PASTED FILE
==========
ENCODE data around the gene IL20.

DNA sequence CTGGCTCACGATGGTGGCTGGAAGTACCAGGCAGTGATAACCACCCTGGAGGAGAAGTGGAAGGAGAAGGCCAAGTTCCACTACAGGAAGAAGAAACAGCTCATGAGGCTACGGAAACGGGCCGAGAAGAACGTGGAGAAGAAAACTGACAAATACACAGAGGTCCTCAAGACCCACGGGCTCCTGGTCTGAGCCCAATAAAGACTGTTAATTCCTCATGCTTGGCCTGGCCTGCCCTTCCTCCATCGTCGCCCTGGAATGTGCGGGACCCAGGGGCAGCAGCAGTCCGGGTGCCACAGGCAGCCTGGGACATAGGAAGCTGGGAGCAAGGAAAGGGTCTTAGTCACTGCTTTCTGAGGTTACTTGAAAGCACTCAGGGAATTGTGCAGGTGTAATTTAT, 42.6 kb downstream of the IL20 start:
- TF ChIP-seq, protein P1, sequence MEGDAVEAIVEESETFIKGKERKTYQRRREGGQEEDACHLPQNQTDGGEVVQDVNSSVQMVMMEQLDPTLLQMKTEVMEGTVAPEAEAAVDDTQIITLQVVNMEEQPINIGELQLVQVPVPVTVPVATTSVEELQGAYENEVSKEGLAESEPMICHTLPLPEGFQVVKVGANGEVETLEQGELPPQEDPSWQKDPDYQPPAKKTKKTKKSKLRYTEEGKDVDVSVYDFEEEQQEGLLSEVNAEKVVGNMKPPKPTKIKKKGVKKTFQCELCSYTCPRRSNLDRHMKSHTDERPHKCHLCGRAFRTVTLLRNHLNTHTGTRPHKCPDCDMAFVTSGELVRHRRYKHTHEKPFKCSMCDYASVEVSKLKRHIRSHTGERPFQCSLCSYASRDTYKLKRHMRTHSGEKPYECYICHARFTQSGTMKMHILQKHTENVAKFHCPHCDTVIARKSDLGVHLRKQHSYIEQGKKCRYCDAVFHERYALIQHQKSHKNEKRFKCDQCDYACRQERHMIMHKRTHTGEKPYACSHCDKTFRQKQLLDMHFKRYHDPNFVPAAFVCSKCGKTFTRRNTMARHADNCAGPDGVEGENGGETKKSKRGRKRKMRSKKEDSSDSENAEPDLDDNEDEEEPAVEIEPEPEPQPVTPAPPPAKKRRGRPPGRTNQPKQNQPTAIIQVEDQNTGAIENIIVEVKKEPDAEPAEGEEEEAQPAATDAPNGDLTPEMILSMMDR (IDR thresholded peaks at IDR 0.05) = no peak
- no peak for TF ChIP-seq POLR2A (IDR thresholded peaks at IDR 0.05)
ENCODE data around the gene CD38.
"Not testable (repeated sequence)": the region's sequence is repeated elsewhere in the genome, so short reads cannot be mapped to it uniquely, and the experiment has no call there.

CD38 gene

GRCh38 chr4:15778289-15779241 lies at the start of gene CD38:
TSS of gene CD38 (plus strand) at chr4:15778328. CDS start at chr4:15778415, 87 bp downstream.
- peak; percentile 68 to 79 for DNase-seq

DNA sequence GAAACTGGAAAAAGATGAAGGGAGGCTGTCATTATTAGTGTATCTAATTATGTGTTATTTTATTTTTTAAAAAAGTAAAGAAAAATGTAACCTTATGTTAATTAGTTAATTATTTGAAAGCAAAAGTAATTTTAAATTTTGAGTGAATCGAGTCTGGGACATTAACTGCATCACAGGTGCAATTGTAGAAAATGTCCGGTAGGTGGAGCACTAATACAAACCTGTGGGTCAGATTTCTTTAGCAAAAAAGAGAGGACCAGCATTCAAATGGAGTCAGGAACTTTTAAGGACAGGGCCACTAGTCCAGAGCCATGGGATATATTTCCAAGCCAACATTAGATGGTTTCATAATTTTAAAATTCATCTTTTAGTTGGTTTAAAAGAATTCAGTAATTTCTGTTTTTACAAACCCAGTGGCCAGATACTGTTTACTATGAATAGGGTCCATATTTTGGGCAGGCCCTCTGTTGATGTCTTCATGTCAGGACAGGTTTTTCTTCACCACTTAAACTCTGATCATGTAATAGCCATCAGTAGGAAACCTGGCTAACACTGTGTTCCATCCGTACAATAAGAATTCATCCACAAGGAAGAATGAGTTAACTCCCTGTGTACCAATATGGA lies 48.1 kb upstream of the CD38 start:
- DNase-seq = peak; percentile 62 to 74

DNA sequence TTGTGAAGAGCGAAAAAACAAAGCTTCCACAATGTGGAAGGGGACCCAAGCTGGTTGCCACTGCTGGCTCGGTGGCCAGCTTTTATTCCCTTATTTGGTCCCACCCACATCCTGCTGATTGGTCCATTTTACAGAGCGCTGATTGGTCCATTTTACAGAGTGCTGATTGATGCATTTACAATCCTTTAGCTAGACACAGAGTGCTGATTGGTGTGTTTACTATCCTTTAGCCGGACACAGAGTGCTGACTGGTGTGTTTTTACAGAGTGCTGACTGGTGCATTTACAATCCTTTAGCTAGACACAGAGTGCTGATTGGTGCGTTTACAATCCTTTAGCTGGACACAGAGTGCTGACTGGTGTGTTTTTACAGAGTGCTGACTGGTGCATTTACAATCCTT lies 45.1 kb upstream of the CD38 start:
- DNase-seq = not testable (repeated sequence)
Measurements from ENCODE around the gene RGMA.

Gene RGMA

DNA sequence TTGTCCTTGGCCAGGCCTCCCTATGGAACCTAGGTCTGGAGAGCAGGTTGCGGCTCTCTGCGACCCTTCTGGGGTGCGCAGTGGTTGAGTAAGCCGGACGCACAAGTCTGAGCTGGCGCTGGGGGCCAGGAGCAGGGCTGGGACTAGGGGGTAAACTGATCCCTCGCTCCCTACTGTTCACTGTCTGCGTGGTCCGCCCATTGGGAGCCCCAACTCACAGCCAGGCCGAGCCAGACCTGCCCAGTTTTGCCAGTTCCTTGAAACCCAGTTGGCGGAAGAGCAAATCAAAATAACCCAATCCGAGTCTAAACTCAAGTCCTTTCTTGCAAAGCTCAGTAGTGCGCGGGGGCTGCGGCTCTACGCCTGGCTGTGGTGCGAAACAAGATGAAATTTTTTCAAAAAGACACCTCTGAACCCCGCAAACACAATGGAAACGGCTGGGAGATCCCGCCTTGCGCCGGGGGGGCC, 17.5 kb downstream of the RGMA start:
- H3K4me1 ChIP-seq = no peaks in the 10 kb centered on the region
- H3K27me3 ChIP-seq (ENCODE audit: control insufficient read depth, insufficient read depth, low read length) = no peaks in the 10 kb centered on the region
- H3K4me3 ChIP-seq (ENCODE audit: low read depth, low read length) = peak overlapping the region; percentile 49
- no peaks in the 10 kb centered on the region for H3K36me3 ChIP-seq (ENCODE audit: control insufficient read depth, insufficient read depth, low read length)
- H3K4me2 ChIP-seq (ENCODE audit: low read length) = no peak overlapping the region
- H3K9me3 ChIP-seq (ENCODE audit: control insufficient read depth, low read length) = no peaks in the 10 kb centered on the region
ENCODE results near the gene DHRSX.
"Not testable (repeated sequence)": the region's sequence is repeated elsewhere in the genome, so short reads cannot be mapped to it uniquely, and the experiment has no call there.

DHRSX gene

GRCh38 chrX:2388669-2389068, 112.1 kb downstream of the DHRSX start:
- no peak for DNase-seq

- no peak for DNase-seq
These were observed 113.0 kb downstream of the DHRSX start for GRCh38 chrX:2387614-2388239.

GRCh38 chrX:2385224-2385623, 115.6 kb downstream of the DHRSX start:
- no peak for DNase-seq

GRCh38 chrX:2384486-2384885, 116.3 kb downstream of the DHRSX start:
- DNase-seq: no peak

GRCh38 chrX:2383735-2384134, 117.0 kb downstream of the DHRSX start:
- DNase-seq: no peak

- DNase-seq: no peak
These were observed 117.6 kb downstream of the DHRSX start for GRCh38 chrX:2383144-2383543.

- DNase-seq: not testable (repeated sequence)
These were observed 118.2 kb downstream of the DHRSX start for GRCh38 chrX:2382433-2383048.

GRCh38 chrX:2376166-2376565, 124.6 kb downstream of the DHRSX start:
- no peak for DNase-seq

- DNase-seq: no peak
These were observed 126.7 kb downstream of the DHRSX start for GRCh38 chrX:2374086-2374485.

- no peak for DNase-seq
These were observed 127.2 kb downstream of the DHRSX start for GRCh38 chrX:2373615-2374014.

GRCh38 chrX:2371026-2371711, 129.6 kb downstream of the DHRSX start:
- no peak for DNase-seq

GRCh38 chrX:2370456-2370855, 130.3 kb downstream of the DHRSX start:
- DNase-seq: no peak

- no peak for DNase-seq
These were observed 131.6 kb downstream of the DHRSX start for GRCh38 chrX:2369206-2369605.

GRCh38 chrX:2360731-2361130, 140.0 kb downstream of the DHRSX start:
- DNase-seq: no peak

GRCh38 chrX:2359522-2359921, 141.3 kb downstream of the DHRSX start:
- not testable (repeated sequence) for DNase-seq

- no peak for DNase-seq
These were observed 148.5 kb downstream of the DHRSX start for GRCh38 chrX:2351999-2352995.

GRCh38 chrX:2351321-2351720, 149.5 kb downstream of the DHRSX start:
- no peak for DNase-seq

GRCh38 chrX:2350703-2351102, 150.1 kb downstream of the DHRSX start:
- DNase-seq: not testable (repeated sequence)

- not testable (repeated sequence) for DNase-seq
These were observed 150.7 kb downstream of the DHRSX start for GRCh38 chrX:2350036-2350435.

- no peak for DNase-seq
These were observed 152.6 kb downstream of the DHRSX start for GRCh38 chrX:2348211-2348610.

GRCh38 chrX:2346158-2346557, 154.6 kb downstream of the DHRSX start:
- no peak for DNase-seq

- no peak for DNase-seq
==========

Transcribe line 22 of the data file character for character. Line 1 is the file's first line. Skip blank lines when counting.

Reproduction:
- H3K4me2 ChIP-seq (ENCODE audit: low read length) = no peak overlapping the region